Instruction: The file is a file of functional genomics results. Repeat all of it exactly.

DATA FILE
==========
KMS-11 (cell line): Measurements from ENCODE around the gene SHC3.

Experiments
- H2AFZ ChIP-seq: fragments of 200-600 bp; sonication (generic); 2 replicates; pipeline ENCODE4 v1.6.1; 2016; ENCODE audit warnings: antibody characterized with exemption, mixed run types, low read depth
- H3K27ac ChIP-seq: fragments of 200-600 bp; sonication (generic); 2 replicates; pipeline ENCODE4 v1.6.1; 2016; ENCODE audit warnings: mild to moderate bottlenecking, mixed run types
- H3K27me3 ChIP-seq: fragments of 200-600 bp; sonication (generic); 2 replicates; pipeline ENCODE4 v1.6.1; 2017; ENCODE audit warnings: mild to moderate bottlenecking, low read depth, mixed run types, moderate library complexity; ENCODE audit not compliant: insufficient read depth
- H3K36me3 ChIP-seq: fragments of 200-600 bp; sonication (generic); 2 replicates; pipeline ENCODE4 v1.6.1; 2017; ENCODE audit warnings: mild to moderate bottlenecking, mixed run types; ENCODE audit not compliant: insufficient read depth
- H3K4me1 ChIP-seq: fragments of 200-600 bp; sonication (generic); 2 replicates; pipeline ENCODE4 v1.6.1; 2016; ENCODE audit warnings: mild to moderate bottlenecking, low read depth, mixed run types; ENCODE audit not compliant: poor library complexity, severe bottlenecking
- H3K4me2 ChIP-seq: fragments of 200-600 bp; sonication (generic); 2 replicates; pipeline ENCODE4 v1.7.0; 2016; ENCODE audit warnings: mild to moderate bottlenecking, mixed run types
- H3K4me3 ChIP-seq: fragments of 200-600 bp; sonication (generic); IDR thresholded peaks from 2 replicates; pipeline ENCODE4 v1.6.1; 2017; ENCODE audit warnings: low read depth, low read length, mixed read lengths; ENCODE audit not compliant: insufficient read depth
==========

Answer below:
KMS-11 (cell line): Measurements from ENCODE around the gene SHC3.

Experiments
- H2AFZ ChIP-seq: fragments of 200-600 bp; sonication (generic); 2 replicates; pipeline ENCODE4 v1.6.1; 2016; ENCODE audit warnings: antibody characterized with exemption, mixed run types, low read depth
- H3K27ac ChIP-seq: fragments of 200-600 bp; sonication (generic); 2 replicates; pipeline ENCODE4 v1.6.1; 2016; ENCODE audit warnings: mild to moderate bottlenecking, mixed run types
- H3K27me3 ChIP-seq: fragments of 200-600 bp; sonication (generic); 2 replicates; pipeline ENCODE4 v1.6.1; 2017; ENCODE audit warnings: mild to moderate bottlenecking, low read depth, mixed run types, moderate library complexity; ENCODE audit not compliant: insufficient read depth
- H3K36me3 ChIP-seq: fragments of 200-600 bp; sonication (generic); 2 replicates; pipeline ENCODE4 v1.6.1; 2017; ENCODE audit warnings: mild to moderate bottlenecking, mixed run types; ENCODE audit not compliant: insufficient read depth
- H3K4me1 ChIP-seq: fragments of 200-600 bp; sonication (generic); 2 replicates; pipeline ENCODE4 v1.6.1; 2016; ENCODE audit warnings: mild to moderate bottlenecking, low read depth, mixed run types; ENCODE audit not compliant: poor library complexity, severe bottlenecking
- H3K4me2 ChIP-seq: fragments of 200-600 bp; sonication (generic); 2 replicates; pipeline ENCODE4 v1.7.0; 2016; ENCODE audit warnings: mild to moderate bottlenecking, mixed run types
- H3K4me3 ChIP-seq: fragments of 200-600 bp; sonication (generic); IDR thresholded peaks from 2 replicates; pipeline ENCODE4 v1.6.1; 2017; ENCODE audit warnings: low read depth, low read length, mixed read lengths; ENCODE audit not compliant: insufficient read depth